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On the 3D Independent Hardware Vendor (IHV) front, the past year has seen a very competitive battle between NVIDIA and ATI. This is not only in terms of outright performance differences but also in terms of DirectX9 API features, with each IHV attempting to one-up each other in the latter category. As a Independent Software Vendor (ISV), do these differences (different performance, different features among different IHV parts) affect the way games are developed?

We've been very happy with both NVidia's and ATI's efforts in the past few years. Though they compete aggressively on features, the architectures and common-denominator feature sets are sufficient that we're not held back. The only thing more we could wish for is for the badly underpowered integrated graphics chips from Intel and others to go away or improve enough that they aren't such unfortunate handicaps for game developers.

There have been criticisms of some DirectX9 games not looking much better than a game like Unreal Tournament 2003. Tomb Raider : Angel of Darkness is an example, despite featuring a host of DirectX9 features like floating point textures and different 2.0 Pixel Shaders for certain effects. In your opinion, what and how do the general gaming public determine what is "great looking"? Do you think it wouldn't be too far wrong to say that it is still a matter of detailed and colorful textures, instead of what DirectX9 proposes to provide ("realism")? Are some of the DirectX9 features too "subtle" to notice in its displayed form?

The first DX9 games will mostly use it to add some visual improvements on top of a rendering pipeline designed over a multi-year development cycle and targetted primarily at DirectX7 hardware. That approach doesn't give you anywhere near the full benefit of DirectX9, but it's the commercially reasonable way to go if you're shipping a product in 2004, because there are at least 10X more DirectX7 class cards in gamers' hands than DirectX9 cards.

The really interesting things in shader land will start to happen in the late 2005 to early 2006 timeframe. That's when there will be a good business case for shipping DirectX9-focused games.

Finally, where do you think 3D hardware and CPU technology should be headed? Do you think we are likely see 3D hardware taking over some of the functions of the CPU, going beyond rendering?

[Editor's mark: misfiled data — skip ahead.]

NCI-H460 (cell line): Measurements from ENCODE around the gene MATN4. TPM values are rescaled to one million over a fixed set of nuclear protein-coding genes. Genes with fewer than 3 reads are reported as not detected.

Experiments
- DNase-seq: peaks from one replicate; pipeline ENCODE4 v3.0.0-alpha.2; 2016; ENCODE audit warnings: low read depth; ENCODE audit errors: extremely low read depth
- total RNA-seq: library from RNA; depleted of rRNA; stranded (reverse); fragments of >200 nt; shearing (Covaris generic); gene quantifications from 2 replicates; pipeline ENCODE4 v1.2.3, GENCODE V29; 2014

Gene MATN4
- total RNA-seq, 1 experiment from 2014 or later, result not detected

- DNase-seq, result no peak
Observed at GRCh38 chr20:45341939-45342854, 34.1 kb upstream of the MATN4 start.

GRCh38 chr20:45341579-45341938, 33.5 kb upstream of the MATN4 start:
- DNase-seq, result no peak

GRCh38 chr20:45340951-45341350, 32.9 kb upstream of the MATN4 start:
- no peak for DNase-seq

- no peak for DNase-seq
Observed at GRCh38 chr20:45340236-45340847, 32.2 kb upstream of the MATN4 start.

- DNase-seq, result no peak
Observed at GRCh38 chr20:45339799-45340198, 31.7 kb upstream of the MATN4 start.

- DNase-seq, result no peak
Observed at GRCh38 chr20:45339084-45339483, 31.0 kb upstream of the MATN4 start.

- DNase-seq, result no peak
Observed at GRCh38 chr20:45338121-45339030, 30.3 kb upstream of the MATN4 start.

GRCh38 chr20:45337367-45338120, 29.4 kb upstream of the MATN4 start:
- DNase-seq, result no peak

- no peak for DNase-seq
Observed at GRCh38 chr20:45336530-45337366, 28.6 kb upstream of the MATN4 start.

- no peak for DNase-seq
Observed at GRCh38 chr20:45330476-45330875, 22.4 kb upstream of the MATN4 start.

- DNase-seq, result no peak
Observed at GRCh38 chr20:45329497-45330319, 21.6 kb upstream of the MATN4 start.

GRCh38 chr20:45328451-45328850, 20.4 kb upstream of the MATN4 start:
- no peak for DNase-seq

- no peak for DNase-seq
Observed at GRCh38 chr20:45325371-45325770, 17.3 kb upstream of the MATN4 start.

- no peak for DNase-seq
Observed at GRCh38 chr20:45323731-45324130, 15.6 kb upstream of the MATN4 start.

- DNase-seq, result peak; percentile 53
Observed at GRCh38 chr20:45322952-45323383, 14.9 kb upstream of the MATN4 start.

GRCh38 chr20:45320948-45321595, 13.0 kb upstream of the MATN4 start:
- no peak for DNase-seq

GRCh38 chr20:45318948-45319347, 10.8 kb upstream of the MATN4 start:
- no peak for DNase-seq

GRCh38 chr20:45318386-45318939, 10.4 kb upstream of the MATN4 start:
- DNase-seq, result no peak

I think CPU's and GPU's are actually going to converge 10 years or so down the road. On the GPU side, you're seeing a slow march towards computational completeness. Once they achieve that, you'll see certain CPU algorithms that are amicable to highly parallel operations on largely constant datasets move to the GPU. On the other hand, the trend in CPU's is towards SMT/Hyperthreading and multi-core. The real difference then isn't in their capabilities, but their performance characteristics.

When a typical consumer CPU can run a large number of threads simultaneously, and a GPU can perform general computing work, will you really need both? A day will come when GPU's can compile and run C code, and CPU's can compile and run HLSL code -- though perhaps with significant performance disadvantages in each case. At that point, both the CPU guys and the GPU guys will need to do some soul searching!


We'd like to thank Tim for taking the time to do this interview because it's been a rather busy period of late for Epic with the release of the Unreal Tournament 2004 demo. This interview was conducted via email and Tim had to excuse himself from answering several questions that pertain to DirectX9 Shader Model 3.0 (SM3.0) ... we assume he doesn't want to run the risk of unintentionally breaking any NDAs with the various IHVs like NVIDIA and ATI, especially when such IHVs' next-generation offerings are expected to be based on SM 3.0 ... and shouldn't be too far away from release.

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